Cuban-Americans Ready For Change?
Illustration by: Matt Mahurin
The talk of South Florida is the possible changing of the guard in three congressional districts.
For the first time in 20 years, long-time Republican members of Congress from greater Miami (Districts 18, 21 and 25) face strong challenges from Democratic candidates.
The three incumbents, all of Cuban descent, have strong ties to the area’s older conservative Cuban community and actively support its hard-line approach toward Cuba. Ileana Ros-Lehtinen and Lincoln Diaz-Balart, in office since 1989 and 1993 respectively, have easily fended off earlier Democratic contenders. Diaz-Balart’s brother, Mario, was elected in 2002.
But this time around, their challengers are also well known in local political circles.
Raul Martínez, the popular Democratic former mayor of Hialeah, a working-class city next to Miami, announced on Jan. 22 that he would run against Lincoln Díaz-Balart. True to form, Díaz-Balart told The Miami Herald that Martinez’s candidacy was part of a ploy by Fidel Castro sympathizers to weaken the embargo. Martinez says that he only wants to ease President George W. Bush’s 2004 restrictions on family travel to Cuba and on remittance restrictions. This is not a big difference from existing policy, but in Miami, it’s a sea change.
Then, on Feb. 7, the Miami-Dade County Democratic Party chairman, Joe Garcia, the former executive director of the traditionally Republican Cuban American National Foundation (CANF), declared his parallel candidacy against Mario Diaz-Balart. Annette Taddeo, a leading local businesswoman, is expected to announce soon that she will take on Ros-Lehtinen. Like Martínez, Garcia favors an easing of the family travel rules. Taddeo, who is known regionally and nationally, and won an International Businesswoman of the Year Award from Women in International Trade, was raised in Colombia and came to the U.S when she was 17.
These Democratic contenders could mean a major cultural shift from the current officials. The Díaz-Balarts are scions of a political family with roots in the Cuban government of Fulgencio Batista, the dictator and strongman overthrown in 1959. Ros-Lehtinen is the daughter of an anti-Castro militant and is the ex-wife of a U.S. attorney, Dexter Lehtinen. She worked in the gubernatorial campaign of Jeb Bush, the former governor of Florida, and was elected to office with his support.
All three current GOP representatives support the almost half-century-old U.S. policy of economic strangulation of Cuba, as well as efforts to end Castro’s regime — including military intervention. They also support Treasury rules that limit family trips to once every three years — without waivers for family emergencies — and reduce the amount of remittances to families in Cuba.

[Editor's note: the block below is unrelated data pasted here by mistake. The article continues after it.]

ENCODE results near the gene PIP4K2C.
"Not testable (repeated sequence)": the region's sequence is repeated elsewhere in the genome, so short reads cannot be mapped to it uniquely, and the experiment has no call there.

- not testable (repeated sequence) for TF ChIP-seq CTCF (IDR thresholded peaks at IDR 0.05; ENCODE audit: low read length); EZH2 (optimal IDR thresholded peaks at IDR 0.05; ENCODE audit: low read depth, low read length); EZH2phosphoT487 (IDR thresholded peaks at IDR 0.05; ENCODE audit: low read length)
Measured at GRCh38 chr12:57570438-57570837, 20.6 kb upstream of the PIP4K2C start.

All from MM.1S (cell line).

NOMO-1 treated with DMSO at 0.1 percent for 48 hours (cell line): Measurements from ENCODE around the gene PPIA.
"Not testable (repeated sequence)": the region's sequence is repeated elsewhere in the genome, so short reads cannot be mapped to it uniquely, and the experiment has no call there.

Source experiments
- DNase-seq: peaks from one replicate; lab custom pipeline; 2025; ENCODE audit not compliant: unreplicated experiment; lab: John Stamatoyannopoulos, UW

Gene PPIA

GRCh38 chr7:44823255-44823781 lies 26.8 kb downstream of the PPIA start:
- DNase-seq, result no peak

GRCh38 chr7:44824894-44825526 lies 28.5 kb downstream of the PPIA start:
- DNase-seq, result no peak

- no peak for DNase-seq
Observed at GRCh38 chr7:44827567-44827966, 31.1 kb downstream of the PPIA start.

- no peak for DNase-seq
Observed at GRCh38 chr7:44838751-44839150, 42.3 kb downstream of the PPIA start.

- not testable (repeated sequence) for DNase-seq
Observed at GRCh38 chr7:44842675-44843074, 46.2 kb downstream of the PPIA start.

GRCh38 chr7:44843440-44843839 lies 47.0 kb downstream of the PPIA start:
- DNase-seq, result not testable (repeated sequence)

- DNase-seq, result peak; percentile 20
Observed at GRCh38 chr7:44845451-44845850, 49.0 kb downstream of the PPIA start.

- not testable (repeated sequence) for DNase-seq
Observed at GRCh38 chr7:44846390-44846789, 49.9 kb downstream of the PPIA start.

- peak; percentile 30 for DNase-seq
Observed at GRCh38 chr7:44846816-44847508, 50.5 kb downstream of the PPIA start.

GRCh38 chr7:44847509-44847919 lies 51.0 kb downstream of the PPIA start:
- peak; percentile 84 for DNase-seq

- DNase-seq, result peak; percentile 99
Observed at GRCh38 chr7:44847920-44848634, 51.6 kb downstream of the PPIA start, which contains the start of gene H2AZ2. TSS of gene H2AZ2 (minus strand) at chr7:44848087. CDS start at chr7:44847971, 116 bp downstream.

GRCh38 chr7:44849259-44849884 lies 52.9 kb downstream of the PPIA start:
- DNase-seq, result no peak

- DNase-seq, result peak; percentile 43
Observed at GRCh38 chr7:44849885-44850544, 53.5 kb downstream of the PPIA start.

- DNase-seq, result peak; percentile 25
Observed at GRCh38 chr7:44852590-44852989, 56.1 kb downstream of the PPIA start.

Why would Democrats consider a challenge now? It could be that the character of Cuban immigration has changed. Most Cuban newcomers today were born after the revolution and worked as state employees; they are not the once wealthy landowners or businessmen who fled the revolution. This new wave of immigrants is less likely to join the war of restoration or long for a return to the island they controlled. Rather, they came to the United States for better-paying jobs.
Now settled in and around Miami, they may merely want to see their families back in Cuba, send them money or visit the island. The 2004 Bush rules struck them particularly hard.
The children of earlier immigrants also live in a far different world from their parents. Though steeped in the hard-line positions of two earlier generations, they have never known Cuba and did not experience its loss like their elders. "They give Cuba almost no importance," Sergio Bendixen, a pollster who has been tracking trends in the Miami Cuban community for years, said last fall, "For them it’s education, health care and Hispanic issues such as immigration."
In addition, increased immigration from other Latin American countries has lessened the influence of Miami’s Cuban population. For these other Latino immigrants, Cuba is not the No. 1 issue.
In 2007, Florida International University conducted an opinion survey among Cuban immigrants that revealed:
Support for dialogue with Cuba rose to 65 percent, the highest ever, compared to approximately 40 percent in the similar 1991 poll.
The implications of such figures were confirmed last week, as reported in the Miami Herald:
The longer a Latino is in the United States, the more likely he or she will identify with the Democratic Party — possibly even in Florida, where the Republican leanings of Cuban Americans have made it an exception to the national trend, a new study states.
”Florida is distinctive, as we know, but there are still elements of that Democratic advantage even in the state of Florida for all Latinos, especially in terms of the potential of registering new individuals,” said Luis Fraga, University of Washington political science professor who worked on the survey. “For those who are citizens and not registered to vote…the Democrats have a potential advantage even in the state of Florida.”
It may be too soon for the Democratic challengers in Miami to dislodge the old order, but that is always the case until change actually happens. When it does, it could lead to a realignment of party politics in a key battleground state and a change, as well, in a virulently anti-Castro U.S. foreign policy dating back to the early 1960s.